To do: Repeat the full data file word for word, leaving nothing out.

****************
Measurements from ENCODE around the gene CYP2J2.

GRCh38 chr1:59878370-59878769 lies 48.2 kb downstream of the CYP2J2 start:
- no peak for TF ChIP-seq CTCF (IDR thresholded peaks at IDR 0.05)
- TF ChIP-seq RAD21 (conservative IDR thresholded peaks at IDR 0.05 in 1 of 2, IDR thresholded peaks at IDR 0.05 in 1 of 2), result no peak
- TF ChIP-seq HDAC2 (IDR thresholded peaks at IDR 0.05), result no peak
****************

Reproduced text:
Measurements from ENCODE around the gene CYP2J2.

GRCh38 chr1:59878370-59878769 lies 48.2 kb downstream of the CYP2J2 start:
- no peak for TF ChIP-seq CTCF (IDR thresholded peaks at IDR 0.05)
- TF ChIP-seq RAD21 (conservative IDR thresholded peaks at IDR 0.05 in 1 of 2, IDR thresholded peaks at IDR 0.05 in 1 of 2), result no peak
- TF ChIP-seq HDAC2 (IDR thresholded peaks at IDR 0.05), result no peak